The last few months have been filled with scandals in New Mexico, and this hasn’t escaped the notice of the nation’s most prominent newspaper. This week, The New York Times examined the unfolding scandals, which have been covered extensively by New Mexico Political Report, and their impact on the larger political narrative in the state. Albuquerque Public Schools
One of the most talked about scandals came in Albuquerque Public Schools after new Superintendent Dr. Luis Valentino accidentally sent a text message outlining that he wished to “go after” his chief financial officer to the CFO instead of its intended recipient, Public Education Secretary Hanna Skandera. That incident brought renewed scrutiny on Valentino’s leadership, including his hiring of Deputy Superintendent Jason Martinez. It turns out that Martinez did not complete a background check required of all school personnel.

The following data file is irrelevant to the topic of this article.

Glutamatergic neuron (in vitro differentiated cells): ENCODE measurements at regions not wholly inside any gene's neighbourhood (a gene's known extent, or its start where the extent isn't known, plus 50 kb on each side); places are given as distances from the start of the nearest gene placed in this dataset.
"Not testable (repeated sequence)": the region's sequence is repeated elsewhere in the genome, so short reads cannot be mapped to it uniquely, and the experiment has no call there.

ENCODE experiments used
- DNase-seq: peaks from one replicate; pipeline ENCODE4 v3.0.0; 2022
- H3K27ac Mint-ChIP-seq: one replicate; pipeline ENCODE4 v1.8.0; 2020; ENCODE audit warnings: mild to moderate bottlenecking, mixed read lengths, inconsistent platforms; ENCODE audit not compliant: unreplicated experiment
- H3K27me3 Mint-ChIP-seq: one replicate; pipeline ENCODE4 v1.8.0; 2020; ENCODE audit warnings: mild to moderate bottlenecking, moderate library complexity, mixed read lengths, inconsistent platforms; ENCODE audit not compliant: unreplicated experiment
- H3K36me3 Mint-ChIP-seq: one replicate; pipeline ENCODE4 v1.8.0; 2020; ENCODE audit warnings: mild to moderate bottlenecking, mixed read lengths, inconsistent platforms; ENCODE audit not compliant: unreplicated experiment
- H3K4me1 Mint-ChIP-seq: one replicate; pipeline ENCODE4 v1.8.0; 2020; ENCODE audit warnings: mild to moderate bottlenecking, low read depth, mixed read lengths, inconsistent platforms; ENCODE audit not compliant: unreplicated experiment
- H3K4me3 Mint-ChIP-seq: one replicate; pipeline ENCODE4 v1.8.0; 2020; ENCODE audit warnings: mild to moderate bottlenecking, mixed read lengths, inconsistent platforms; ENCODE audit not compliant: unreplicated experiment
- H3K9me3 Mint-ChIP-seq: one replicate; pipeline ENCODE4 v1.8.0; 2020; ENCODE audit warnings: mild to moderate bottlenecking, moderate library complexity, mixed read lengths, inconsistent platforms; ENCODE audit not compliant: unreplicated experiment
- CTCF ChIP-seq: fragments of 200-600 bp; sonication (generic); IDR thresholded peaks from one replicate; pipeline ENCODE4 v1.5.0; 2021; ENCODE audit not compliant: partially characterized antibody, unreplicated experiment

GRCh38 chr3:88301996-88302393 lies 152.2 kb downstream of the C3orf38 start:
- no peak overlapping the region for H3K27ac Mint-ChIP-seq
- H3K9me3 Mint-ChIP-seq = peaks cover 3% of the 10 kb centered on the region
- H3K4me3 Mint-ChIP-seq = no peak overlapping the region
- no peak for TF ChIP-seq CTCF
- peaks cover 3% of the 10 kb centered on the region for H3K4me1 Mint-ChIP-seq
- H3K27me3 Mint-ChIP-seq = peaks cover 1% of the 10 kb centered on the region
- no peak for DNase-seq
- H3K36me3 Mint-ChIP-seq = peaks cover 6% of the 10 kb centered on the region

New Mexico PBS recently sat down with our senior reporter Joey Peters to break down the scandal that engulfed Albuquerque Public Schools over the past month. In the segment, which aired over the weekend on New Mexico in Focus, journalist Sarah Gustavus interviewed Peters about how he found out that former APS Deputy Superintendent Jason Martinez’ previously undisclosed arrest charges of sexual assault of a child. Martinez also faces domestic violence charges. This revelation eventually led to last week’s resignation of APS Superintendent Luis Valentino, in large part because Martinez never completed a required background check. All school employees must complete background checks.
With another superintendent out after a buyout and a new acting superintendent at Albuquerque Public Schools, it’s still unclear what the future holds for the position. Earlier this week, Luis Valentino resigned from his position as superintendent, the APS board announced Raquel M. Reedy as his replacement, at least in an acting superintendent capacity. After previous superintendent Winston Brooks resigned, the board hired Albuquerque City Councilor Brad Winter to fill the spot. Winter was interim superintendent for ten months. Brooks resigned last year after a board member hired a private attorney to look into a personnel matter.